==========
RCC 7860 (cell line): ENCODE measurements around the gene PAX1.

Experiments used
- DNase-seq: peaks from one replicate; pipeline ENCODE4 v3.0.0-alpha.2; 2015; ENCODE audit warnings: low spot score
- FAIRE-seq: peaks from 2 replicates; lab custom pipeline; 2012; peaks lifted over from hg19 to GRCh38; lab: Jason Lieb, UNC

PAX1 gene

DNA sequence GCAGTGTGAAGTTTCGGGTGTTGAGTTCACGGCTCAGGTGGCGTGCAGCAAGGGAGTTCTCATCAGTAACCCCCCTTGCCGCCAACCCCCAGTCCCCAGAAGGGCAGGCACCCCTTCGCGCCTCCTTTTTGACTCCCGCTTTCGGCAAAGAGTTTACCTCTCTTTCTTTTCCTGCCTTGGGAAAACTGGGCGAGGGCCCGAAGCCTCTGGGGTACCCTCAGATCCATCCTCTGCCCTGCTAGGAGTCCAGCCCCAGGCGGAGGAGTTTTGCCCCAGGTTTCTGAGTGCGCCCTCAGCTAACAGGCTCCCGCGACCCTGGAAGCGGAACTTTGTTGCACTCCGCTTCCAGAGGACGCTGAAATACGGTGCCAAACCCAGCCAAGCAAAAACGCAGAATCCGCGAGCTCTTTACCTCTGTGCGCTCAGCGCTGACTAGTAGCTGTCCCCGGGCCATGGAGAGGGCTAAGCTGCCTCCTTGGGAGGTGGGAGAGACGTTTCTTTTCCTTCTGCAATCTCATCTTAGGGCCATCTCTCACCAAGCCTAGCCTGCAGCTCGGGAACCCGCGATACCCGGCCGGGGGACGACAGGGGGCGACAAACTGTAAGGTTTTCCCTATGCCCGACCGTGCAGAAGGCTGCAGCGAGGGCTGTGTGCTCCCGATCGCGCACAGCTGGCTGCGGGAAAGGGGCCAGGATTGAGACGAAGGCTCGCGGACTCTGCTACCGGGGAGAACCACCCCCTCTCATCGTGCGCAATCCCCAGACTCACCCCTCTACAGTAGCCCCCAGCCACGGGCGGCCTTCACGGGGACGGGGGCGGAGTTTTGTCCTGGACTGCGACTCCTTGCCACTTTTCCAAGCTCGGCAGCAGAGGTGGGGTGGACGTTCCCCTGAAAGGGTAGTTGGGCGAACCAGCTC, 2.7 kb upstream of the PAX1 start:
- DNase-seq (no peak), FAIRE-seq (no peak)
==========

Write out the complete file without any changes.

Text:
RCC 7860 (cell line): ENCODE measurements around the gene PAX1.

Experiments used
- DNase-seq: peaks from one replicate; pipeline ENCODE4 v3.0.0-alpha.2; 2015; ENCODE audit warnings: low spot score
- FAIRE-seq: peaks from 2 replicates; lab custom pipeline; 2012; peaks lifted over from hg19 to GRCh38; lab: Jason Lieb, UNC

PAX1 gene

DNA sequence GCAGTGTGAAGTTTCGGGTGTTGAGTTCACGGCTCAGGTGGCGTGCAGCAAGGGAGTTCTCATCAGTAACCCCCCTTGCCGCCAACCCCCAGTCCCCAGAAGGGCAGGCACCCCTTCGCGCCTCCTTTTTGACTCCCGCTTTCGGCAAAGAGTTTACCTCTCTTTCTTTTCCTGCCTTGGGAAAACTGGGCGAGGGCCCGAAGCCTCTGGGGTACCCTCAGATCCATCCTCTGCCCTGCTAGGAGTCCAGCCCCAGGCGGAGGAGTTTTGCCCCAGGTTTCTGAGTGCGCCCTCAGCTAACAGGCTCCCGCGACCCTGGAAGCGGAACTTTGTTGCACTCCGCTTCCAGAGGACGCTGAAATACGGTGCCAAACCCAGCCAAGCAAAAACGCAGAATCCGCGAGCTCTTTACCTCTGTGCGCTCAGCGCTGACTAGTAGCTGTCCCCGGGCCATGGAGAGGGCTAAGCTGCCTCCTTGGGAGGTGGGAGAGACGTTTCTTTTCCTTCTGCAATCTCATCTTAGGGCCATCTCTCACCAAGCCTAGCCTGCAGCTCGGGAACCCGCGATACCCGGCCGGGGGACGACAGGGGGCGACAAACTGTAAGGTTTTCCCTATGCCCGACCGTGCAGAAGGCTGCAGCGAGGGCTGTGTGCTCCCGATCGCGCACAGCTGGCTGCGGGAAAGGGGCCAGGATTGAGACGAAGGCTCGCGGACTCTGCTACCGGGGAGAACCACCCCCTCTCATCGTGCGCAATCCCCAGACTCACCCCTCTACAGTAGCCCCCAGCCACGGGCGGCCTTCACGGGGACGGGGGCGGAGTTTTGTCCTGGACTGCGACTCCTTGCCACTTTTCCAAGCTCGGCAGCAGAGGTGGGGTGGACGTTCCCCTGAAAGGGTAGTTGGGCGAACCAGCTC, 2.7 kb upstream of the PAX1 start:
- DNase-seq (no peak), FAIRE-seq (no peak)